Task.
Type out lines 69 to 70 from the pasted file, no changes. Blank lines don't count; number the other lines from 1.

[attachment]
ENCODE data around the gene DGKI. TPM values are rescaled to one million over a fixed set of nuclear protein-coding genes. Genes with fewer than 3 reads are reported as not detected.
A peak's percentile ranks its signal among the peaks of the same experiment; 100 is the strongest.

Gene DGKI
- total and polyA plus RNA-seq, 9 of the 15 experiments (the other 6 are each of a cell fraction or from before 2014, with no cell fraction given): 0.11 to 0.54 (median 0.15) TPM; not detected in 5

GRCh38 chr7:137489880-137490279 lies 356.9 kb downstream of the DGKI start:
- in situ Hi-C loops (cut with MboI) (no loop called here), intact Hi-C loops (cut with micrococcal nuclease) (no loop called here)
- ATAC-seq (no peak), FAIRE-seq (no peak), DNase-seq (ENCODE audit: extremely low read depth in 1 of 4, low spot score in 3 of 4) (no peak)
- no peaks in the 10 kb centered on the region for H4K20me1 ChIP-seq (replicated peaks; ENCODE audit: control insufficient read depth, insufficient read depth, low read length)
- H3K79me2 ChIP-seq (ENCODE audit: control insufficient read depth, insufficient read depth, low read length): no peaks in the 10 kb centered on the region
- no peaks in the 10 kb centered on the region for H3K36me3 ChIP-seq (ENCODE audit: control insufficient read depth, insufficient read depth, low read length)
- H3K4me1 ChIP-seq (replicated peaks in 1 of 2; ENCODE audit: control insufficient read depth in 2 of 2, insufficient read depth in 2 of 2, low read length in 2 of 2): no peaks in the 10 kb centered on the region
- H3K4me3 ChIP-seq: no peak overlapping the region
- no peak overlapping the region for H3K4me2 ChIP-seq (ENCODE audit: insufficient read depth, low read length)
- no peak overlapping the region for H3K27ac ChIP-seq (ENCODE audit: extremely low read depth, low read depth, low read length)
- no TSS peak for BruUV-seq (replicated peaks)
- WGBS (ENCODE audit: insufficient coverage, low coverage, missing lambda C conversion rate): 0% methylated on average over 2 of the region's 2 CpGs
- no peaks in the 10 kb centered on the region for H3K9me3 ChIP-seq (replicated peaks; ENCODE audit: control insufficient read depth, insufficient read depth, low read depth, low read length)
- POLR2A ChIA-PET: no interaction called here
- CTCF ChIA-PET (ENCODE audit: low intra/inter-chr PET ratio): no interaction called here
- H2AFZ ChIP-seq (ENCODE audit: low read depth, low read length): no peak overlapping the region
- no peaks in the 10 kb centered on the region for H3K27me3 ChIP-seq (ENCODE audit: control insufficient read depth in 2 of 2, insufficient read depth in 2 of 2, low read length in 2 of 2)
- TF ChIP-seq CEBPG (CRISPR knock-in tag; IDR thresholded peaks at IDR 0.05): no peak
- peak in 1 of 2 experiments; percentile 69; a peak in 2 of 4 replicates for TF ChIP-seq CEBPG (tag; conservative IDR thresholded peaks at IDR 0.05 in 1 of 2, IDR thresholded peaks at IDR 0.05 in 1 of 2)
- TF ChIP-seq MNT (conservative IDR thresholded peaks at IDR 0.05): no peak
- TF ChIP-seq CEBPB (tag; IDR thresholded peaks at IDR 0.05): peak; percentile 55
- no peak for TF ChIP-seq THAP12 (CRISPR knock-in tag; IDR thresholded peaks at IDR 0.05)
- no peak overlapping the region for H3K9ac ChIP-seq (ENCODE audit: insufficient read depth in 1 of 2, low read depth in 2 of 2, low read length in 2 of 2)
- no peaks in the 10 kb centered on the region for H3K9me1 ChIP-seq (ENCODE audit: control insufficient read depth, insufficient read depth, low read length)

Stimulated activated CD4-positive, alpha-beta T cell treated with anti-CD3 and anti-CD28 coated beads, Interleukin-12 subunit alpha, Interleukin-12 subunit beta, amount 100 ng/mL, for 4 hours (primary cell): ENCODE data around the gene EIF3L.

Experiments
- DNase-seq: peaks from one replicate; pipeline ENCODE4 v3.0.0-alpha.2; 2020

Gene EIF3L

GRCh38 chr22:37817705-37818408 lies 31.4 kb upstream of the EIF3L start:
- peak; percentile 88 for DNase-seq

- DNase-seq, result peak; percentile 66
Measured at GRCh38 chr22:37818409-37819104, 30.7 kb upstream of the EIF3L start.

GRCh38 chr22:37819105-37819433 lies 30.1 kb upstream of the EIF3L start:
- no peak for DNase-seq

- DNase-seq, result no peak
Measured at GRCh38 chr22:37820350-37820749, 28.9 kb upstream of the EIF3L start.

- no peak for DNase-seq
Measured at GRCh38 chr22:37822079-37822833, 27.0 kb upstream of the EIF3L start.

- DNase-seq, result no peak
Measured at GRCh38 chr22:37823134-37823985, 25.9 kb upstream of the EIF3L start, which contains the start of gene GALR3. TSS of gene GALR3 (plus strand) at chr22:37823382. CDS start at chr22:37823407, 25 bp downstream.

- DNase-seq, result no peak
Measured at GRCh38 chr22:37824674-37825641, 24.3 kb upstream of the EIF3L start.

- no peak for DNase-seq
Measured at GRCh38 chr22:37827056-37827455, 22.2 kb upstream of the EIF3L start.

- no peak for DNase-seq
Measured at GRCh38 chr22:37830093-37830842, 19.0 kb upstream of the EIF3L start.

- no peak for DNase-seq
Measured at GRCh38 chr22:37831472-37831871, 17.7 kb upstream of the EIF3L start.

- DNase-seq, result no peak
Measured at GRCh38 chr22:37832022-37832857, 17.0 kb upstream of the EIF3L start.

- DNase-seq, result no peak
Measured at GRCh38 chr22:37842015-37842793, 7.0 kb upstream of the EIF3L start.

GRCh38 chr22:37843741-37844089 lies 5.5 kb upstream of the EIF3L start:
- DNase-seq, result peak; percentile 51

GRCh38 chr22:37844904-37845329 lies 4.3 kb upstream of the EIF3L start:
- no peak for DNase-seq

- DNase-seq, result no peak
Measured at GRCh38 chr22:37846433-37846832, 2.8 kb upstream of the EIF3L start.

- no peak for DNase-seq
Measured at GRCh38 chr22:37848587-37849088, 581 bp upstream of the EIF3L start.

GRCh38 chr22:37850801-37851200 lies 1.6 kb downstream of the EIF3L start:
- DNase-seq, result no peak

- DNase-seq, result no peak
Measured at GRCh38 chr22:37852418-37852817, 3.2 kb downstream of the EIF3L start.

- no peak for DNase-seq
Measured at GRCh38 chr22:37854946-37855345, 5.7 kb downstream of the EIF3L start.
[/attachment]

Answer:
- no peak for DNase-seq
Measured at GRCh38 chr22:37854946-37855345, 5.7 kb downstream of the EIF3L start.